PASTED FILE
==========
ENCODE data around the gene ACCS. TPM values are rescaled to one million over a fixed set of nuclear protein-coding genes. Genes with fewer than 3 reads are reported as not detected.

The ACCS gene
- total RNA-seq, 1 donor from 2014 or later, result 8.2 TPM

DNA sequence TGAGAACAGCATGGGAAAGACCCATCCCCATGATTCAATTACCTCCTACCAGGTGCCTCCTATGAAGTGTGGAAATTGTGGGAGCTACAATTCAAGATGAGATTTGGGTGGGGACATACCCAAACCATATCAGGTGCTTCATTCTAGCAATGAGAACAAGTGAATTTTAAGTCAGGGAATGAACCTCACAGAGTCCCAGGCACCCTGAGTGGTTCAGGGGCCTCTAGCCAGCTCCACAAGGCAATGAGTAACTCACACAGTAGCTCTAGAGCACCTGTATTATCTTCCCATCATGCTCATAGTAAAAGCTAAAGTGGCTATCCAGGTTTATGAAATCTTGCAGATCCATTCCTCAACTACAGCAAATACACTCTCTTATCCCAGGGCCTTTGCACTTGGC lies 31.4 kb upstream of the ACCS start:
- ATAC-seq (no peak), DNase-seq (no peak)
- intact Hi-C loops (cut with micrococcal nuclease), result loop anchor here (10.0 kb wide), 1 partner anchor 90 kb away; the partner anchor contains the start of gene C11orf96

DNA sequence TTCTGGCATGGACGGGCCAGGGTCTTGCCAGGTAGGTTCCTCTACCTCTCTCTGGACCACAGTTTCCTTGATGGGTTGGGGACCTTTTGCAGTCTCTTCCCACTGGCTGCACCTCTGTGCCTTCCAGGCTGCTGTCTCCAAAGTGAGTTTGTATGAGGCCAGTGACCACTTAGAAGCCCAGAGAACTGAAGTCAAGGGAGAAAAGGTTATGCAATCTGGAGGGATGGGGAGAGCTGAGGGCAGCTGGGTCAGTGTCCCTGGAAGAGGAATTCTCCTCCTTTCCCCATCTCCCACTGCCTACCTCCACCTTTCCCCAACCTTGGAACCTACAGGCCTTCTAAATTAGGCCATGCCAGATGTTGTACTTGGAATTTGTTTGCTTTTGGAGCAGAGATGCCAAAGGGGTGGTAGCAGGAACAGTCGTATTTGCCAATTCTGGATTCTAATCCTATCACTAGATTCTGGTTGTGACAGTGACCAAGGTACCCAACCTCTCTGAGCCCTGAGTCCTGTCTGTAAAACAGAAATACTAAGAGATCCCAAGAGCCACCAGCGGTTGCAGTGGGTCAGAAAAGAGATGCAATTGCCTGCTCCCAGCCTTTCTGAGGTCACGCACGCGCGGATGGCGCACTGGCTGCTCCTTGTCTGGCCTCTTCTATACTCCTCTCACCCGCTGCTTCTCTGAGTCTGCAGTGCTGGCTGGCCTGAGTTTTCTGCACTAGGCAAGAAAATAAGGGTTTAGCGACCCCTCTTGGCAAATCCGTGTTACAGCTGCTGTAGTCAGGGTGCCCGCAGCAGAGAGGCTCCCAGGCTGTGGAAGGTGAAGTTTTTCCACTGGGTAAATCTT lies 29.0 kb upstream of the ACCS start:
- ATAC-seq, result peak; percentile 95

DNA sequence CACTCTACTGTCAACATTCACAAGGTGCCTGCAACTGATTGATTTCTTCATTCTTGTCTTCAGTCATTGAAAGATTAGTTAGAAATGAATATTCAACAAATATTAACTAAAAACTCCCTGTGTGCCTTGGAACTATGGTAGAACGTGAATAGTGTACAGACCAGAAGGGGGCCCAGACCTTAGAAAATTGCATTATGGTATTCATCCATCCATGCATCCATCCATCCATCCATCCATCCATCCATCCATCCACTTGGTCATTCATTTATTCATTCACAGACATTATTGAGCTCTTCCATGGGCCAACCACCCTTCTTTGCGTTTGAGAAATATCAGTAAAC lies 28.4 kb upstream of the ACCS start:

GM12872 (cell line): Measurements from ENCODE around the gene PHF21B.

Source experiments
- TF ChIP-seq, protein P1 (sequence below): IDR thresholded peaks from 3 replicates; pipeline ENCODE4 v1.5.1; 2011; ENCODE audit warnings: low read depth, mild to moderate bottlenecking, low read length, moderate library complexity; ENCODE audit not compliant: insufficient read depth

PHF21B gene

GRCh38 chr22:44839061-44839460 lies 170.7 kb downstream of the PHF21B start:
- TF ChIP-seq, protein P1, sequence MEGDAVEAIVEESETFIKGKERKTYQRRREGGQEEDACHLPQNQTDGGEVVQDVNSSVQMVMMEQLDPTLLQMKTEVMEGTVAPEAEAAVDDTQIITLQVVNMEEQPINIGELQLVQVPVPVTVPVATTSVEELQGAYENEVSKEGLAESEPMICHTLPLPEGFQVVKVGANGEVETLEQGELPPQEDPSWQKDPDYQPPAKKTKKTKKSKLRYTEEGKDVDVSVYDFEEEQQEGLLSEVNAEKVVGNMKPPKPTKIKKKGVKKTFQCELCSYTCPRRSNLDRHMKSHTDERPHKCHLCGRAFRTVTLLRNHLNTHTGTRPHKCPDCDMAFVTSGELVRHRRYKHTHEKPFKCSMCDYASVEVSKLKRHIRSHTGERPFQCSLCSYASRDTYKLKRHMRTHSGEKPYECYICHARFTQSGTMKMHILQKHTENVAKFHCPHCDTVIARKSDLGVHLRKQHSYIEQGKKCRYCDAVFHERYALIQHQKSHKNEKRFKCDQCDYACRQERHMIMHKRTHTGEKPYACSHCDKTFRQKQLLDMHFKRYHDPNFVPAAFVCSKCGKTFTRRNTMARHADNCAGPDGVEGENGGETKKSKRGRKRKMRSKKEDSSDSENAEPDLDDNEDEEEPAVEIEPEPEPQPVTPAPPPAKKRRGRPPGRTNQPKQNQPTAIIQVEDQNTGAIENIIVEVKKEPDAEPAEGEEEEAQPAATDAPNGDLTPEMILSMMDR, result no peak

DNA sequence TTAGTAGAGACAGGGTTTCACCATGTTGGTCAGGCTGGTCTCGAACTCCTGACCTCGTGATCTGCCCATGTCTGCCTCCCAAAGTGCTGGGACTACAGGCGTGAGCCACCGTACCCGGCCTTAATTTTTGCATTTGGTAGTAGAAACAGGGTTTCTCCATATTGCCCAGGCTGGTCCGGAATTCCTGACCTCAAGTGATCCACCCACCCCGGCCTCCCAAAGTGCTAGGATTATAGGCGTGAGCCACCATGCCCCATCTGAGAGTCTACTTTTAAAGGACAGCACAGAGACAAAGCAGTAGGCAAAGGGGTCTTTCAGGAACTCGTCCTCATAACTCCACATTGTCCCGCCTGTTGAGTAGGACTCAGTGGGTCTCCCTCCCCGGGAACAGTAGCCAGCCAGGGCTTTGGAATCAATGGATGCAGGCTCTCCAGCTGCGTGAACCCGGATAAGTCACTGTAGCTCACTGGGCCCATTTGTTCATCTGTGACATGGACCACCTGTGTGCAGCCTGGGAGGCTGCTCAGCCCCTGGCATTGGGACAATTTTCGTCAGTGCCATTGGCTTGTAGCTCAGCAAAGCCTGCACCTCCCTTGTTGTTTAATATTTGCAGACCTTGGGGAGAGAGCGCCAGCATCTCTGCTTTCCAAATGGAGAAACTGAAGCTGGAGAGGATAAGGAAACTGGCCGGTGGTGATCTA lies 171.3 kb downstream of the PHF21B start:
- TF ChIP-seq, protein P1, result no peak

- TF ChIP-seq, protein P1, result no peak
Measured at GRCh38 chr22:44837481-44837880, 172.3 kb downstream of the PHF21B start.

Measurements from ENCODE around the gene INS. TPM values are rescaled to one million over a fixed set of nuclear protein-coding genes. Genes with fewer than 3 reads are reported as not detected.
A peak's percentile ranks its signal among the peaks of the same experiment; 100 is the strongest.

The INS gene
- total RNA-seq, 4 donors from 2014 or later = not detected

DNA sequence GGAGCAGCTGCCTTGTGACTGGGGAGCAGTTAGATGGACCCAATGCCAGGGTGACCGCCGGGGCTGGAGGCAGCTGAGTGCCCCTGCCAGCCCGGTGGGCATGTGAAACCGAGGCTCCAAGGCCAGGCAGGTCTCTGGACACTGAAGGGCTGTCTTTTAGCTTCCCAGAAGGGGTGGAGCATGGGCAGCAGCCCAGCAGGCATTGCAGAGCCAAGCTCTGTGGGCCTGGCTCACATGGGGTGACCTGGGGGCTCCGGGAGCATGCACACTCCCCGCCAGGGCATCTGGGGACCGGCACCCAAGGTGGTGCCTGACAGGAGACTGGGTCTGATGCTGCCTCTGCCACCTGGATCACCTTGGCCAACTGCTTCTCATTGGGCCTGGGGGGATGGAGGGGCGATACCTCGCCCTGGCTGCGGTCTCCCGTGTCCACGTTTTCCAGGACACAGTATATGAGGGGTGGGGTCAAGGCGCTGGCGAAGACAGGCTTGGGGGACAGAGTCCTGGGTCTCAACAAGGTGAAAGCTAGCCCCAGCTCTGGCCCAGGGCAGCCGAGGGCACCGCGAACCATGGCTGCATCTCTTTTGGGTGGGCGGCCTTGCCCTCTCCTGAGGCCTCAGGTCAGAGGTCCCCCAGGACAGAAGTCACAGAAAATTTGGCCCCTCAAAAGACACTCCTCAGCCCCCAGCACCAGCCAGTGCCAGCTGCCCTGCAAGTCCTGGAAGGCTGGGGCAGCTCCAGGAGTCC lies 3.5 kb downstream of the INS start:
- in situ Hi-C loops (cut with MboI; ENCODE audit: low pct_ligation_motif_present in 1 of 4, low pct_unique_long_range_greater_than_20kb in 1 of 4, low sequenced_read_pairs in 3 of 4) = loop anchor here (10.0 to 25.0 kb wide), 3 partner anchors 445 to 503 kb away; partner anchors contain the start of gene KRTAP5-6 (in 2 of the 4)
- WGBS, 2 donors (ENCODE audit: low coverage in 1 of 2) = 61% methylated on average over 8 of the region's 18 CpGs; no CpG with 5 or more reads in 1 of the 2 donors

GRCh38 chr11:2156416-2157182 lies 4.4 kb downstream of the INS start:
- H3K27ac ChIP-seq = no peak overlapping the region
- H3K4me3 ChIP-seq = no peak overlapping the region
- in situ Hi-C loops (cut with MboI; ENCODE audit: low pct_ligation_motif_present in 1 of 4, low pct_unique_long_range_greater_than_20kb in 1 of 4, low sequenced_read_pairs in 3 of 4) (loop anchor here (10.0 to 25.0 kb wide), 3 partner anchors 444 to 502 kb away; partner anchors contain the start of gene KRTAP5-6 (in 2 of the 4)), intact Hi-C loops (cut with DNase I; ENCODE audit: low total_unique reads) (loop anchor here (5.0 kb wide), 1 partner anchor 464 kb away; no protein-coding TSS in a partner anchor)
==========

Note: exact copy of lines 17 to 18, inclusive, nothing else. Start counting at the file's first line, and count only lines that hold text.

- TF ChIP-seq, protein P1, result no peak

- TF ChIP-seq, protein P1, result no peak